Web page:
Toby Perl Freilich’s feature documentary directorial debut on the birth and legacy of the Zionist Kibbutz movement has screened at the San Diego Jewish Film Festival, Haifa, as well as the upcoming Toronto Jewish fest. First Run Features is releasing the film in NYC this week, with LA coming in June.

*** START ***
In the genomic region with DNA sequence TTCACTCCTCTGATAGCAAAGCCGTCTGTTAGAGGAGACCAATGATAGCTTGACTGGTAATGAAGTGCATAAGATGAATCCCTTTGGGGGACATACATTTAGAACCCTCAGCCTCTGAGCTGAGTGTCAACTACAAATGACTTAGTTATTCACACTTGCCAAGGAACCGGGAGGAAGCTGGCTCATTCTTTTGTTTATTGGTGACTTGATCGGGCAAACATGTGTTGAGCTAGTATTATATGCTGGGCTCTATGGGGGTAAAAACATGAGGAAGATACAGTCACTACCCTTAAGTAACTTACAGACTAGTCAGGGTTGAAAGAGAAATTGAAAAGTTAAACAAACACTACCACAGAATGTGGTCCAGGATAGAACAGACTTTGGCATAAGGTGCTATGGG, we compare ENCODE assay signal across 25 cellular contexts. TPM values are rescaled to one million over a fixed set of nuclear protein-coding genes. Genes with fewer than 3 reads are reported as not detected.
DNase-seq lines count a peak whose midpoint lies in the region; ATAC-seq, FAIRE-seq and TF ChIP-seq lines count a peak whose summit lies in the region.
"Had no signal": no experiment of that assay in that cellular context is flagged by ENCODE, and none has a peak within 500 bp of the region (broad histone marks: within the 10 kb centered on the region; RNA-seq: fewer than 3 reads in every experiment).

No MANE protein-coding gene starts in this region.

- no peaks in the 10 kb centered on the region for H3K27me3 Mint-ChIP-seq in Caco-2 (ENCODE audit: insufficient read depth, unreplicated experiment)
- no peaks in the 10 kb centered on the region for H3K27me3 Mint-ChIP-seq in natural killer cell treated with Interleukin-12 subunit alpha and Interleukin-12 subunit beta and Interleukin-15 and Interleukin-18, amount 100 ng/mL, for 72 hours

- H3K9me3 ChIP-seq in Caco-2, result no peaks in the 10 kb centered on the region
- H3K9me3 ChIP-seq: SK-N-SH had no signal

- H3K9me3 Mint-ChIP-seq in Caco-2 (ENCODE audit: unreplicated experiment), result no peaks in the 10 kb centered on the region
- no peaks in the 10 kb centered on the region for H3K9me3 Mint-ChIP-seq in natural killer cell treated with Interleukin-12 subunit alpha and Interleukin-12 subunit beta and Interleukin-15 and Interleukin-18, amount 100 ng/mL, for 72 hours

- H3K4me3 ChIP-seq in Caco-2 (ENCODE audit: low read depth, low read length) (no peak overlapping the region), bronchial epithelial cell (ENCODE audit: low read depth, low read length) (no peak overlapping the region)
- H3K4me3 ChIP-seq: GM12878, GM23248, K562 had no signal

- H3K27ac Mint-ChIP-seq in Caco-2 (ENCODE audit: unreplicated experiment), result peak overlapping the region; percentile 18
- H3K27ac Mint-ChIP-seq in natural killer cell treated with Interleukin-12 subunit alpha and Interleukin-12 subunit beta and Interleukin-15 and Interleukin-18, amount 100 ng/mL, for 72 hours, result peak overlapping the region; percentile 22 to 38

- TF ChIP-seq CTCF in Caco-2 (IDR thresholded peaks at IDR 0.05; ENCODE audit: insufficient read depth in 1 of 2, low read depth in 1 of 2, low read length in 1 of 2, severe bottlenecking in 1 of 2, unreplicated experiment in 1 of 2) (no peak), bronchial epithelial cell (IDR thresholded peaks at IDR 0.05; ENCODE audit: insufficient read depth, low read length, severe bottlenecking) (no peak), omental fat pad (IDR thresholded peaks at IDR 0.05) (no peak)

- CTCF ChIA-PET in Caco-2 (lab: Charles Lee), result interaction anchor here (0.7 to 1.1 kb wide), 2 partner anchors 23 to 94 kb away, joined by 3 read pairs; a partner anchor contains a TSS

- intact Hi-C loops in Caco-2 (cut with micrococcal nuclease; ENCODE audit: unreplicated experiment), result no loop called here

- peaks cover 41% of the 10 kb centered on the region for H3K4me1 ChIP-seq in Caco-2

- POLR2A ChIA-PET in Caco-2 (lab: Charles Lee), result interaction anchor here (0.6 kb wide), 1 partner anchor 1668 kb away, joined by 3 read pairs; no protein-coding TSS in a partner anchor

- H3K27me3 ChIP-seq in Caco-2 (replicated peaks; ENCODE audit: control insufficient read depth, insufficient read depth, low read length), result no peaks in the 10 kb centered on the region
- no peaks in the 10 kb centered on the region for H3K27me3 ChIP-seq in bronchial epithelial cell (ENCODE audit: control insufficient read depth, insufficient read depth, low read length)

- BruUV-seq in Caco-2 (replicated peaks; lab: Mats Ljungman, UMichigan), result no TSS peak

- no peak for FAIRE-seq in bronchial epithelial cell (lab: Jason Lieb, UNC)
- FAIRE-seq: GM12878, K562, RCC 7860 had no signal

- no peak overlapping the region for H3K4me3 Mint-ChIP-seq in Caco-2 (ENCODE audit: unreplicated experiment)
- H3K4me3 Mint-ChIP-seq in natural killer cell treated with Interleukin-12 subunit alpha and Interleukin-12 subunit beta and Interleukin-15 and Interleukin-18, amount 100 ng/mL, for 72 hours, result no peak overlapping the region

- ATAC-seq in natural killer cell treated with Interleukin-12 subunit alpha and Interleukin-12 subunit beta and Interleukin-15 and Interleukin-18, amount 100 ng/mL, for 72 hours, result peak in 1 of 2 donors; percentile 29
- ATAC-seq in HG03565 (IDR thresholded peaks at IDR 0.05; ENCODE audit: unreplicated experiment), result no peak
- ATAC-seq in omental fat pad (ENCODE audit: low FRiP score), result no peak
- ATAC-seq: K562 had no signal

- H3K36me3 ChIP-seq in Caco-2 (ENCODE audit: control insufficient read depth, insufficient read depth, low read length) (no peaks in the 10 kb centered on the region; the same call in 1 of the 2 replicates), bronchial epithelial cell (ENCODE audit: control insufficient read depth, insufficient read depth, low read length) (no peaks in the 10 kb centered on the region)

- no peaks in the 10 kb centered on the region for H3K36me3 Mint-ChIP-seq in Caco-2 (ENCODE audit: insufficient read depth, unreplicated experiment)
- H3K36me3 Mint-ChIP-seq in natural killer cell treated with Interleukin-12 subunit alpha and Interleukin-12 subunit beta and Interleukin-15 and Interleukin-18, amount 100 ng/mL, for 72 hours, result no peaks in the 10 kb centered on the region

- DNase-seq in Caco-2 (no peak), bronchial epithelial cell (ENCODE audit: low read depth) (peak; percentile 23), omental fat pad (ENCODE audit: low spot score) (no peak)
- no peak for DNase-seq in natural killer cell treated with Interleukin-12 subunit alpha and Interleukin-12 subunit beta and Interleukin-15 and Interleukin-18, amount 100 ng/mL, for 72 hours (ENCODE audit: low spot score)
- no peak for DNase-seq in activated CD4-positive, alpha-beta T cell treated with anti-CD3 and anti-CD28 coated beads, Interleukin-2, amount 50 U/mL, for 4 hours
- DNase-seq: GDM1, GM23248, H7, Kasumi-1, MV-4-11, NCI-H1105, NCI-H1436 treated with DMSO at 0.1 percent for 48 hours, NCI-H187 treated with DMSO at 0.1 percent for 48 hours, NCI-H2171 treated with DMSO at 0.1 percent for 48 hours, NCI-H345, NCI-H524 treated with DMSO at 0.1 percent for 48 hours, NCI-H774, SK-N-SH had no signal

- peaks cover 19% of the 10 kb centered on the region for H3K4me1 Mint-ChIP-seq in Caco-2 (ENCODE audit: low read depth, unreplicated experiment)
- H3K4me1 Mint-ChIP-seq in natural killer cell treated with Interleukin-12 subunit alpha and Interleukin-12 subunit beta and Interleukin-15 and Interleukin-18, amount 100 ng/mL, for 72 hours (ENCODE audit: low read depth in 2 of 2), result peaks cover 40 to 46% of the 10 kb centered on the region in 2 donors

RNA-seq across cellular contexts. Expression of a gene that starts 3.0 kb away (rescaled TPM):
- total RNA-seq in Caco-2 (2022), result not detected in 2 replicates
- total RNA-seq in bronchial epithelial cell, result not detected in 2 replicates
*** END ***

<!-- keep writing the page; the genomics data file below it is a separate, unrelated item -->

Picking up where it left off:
While general audiences may have some vague understanding of Israel’s kibbutzim as some kind of rural communes, unless they have a grounding in Israel’s history, they may not know how far back in time the movement goes, or their instrumental role in the foundation of the modern Jewish state. Freilich’s film explores the kibbutzim’s fascinating century-long history, as Jews sought out a socialist agrarian existence in Palestine in the early 1900s. By the early 1920s, a new wave arrived, as Russian Jews escaped the pogroms and Jews from around Eastern Europe fled the rising tide of anti-Semitism between the world wars. These early Zionist pioneers laid the groundwork for Israel’s post-WWII statehood, establishing a pivotal infrastructure that could deal with immigration, military, agriculture, and of course new settlements in the fledgling country. Over time, however, the changing political landscape away from labor, and an economic turn that fostered individualism over the collective nearly destroyed the kibbutzim, with younger generations abandoning the principles of non-differential salaries and heading to urban life. The film interviews representatives of multiple generations of kibbutz members – those who have been there all their lives, others who have left, and some who have returned – as many kibbutzim have to face the reality that in order to survive, the community may have to compromise some of its socialist ideals.